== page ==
Wednesday, 28 April 2010

Iron Man 2: Ensemble: Assemble!


There is quite a lot riding on this film. Iron Man has become the fledgling Marvel Studios flagship title; part one was the first solo production by the comic-book company, and a gamble on a lesser-known character, an actor-turned-director and a former wreck-head star.

Low expectations led to a very pleasant surprise in the shape of a fun, funny, exciting film which brought RDJ roaring back to the A-list and marked Jon Favreau as a blockbuster camera-pointer to be reckoned with. It also made Marvel an arse-load of cash, enabling them to fully open their stable and release the incoming wild-horses that are "Thor", "Captain America" and the one film to bind them all "The Avengers".

So, can Iron Man 2 continue on the promise of the original? Will raised expectations set an unattainable precedent? Is the Marvel cruise-liner about to spring a leak?

Hell no.

"Iron Man 2"is to "Iron Man" as "The Dark Knight" was to "Batman Begins". Obvious comparison, but the boot fits. Bigger, more intricate, more exciting, with more interesting villains and more for the supporting characters to do.

This isn't to say that Iron Man 2 is "darker" than the first - unusual in today's market, where "dark" is the new black - merely that it is a more complex piece of work, dealing with the repurcussions of the origin story laid out in the first film.


We rejoin the tale with Tony Stark displaying dangerous signs of an Icarus complex, riding a wave of adulation on the back of Iron Man's seemingly unstoppable onslaught on the evils of the world. He runs rings round U.S. senators, is the main attraction at a Stark Industries expo and is basically accting like he's in The Beatles or summat. He is obviously cruising for a bruising; acting as if he is untouchable, claiming that no one can go toe to toe with him. He's getting too big for his shiny hotrod-red boots.

His wake-up call comes in the form of Mickey Rourke's Russian ex-con Ivan Vanko, armed with a wacky cyber-punk bondage get-up. The first action-scene is a long time coming, but when it does arrive, we see that Favreau has come a long way since the first film, pacing the sequence to perfection, balancing spectacle and intimacy and making even the computer-generated smack-downs feel bone-crunching.

From there, we embark on a story of Tony's ever-inflating/deflating ego, Vanko's quest for vengeance and Justin Hammer(Sam Rockwell)'s efforts to usurp Stark as the chief weapons manufacturer in the U.S.

The film is much more of an ensemble than the first, with Downey evenly matched by an entire cast of scene-stealers. Rockwell shines the brightest as the preening, jealous pretender to Stark's throne, Rourke is a brooding, eccentrically formidable presence, Sam Jackson makes the most of his intermittent screentime, Don Cheadle is a fine replacement for Terrence Howard, Favreau gives himself some decent comic-relief moments and Gwyneth Paltrow has an easy, believable chemistry with Downey.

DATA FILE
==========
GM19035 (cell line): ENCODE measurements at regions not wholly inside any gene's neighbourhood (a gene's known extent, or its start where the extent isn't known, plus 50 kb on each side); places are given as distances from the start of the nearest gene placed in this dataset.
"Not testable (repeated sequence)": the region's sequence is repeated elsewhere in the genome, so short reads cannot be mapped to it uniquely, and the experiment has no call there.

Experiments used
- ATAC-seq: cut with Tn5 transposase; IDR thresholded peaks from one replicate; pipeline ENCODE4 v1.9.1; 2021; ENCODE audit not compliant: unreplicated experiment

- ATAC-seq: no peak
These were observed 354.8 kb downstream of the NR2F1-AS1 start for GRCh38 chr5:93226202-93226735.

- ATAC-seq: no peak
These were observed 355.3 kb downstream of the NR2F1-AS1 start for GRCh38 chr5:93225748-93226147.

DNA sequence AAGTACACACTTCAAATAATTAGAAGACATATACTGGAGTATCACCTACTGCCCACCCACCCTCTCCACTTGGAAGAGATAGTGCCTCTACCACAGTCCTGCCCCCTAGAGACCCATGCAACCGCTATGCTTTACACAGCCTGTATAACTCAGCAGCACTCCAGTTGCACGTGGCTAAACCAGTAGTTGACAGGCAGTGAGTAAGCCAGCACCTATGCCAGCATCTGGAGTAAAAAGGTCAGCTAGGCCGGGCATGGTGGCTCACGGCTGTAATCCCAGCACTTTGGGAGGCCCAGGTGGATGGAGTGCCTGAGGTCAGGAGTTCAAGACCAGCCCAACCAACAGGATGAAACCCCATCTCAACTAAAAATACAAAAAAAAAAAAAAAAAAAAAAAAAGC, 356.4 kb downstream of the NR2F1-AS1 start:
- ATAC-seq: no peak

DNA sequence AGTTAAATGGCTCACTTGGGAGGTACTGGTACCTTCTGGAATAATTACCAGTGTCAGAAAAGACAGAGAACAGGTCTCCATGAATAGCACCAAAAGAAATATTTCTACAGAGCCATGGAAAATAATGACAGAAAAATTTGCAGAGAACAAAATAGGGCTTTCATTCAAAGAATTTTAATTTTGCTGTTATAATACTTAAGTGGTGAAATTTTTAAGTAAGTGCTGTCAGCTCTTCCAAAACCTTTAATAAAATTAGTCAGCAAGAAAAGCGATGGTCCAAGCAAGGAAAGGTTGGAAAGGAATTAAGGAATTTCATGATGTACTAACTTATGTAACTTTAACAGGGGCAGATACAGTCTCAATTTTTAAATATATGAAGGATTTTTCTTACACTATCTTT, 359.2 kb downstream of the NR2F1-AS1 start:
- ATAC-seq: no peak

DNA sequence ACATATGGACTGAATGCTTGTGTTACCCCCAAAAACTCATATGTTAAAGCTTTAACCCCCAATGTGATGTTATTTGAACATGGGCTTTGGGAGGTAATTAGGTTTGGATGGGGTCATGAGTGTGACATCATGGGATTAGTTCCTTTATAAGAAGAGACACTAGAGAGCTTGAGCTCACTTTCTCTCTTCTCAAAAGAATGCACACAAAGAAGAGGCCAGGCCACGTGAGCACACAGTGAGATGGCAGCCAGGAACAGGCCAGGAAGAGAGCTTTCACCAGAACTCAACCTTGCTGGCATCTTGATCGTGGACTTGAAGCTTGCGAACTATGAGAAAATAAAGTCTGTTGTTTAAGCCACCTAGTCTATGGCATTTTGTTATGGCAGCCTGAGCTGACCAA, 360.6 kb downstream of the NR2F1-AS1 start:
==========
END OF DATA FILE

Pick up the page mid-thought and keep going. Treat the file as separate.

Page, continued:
Scarlett Johansson is arguably the weak link, not through any fault of hers, but simply because her character seems like so much window-dressing for most of the runtime. She makes up for this in the final act, however, when she cuts loose and starts spraying cans of whup-ass all over the screen. And, even when she is just window-dressing, she makes you want to run into the shop and buy EVERYTHING.


A lot of us nerds were afraid of "Spider-Man 3"-style, too-many-cooks-syndrome effecting the apparently character-laden story of this film, but there is very little evidence of that. It could be argued that Johansson and Rourke are underserved with screen-time, but each and every principle character is allowed their moment in the spotlight and nobody feels as if they're just there to sell an action figure.

Easily as funny and entertaining, and arguably more exciting and action-packed than the original, this does everything that a sequel should do: more of the same, but different. Bigger, bolder, more confident. Favreau handles most of the action in a similarly improved manner to the first showdown (on a Monte Carlo race-track), with the only disappointment being a slightly muted and brief "final battle", following a spectacular and chaotic "almost final battle".

It might be a little too long, with one too many storylines jostling for attention (a subplot about Tony having to come up with an alternate power-source for his suit - due to radiation poisoning or some gubbins - travels dangerously close to uninteresting), but you really don't have to wait long for another laugh or cheer to arise.

On the strength of this film, Marvel's stall will be set out for a good amount of time yet. Avengers: Assemble!



People make a lot of phone-calls in this film. Actually, I don't remember those shots of Rockwell and Johansson being in the movie. Deleted scenes?

1 comment:

  1. dude I am so excited reading this, you don't even know! I was really worried about this one suffering from both sequel syndrome as well as the dreaded "too many actors with nothing to do" disease. So happy to know Favreau and RDJ pulled another winner

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